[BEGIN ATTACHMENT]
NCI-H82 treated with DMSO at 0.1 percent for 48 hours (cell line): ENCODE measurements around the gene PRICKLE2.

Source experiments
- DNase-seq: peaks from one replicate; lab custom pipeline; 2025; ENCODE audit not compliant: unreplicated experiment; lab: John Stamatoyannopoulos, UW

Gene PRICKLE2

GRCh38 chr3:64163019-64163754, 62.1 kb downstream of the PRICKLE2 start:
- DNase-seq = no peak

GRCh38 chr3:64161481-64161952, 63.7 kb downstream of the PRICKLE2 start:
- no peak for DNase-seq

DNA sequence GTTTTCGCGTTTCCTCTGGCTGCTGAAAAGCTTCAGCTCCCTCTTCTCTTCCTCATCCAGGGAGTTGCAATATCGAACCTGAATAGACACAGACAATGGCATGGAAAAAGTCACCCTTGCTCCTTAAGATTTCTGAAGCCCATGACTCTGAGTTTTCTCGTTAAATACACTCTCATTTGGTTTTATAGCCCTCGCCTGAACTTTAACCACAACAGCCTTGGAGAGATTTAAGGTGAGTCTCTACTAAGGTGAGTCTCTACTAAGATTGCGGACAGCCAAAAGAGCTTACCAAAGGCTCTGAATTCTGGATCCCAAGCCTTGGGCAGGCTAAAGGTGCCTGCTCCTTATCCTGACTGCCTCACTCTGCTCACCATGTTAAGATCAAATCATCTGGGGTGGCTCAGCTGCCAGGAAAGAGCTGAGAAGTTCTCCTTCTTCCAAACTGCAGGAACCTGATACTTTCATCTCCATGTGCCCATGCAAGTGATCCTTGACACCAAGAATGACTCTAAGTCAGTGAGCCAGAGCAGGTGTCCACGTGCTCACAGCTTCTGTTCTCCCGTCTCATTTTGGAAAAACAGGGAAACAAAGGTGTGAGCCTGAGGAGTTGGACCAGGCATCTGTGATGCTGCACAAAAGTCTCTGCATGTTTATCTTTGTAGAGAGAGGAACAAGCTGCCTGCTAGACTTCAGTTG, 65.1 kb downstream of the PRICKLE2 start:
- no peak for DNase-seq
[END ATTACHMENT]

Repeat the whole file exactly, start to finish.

NCI-H82 treated with DMSO at 0.1 percent for 48 hours (cell line): ENCODE measurements around the gene PRICKLE2.

Source experiments
- DNase-seq: peaks from one replicate; lab custom pipeline; 2025; ENCODE audit not compliant: unreplicated experiment; lab: John Stamatoyannopoulos, UW

Gene PRICKLE2

GRCh38 chr3:64163019-64163754, 62.1 kb downstream of the PRICKLE2 start:
- DNase-seq = no peak

GRCh38 chr3:64161481-64161952, 63.7 kb downstream of the PRICKLE2 start:
- no peak for DNase-seq

DNA sequence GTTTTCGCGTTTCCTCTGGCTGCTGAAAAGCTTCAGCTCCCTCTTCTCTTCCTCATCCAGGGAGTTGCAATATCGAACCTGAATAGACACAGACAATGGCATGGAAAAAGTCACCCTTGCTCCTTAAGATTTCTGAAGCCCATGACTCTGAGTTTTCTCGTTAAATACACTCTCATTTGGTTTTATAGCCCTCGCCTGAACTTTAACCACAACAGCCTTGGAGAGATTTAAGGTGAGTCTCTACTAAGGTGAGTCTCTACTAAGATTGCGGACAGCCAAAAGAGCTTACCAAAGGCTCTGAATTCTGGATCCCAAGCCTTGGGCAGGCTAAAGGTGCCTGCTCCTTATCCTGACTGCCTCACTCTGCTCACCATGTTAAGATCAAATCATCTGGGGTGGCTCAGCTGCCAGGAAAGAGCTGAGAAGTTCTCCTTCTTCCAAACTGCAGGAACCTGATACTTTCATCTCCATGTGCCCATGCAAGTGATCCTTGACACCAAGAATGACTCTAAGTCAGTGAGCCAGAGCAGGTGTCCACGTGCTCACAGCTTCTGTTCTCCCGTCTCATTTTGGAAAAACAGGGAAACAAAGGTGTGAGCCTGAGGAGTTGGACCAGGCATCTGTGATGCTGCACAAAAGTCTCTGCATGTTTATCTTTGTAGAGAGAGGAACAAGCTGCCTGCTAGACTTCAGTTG, 65.1 kb downstream of the PRICKLE2 start:
- no peak for DNase-seq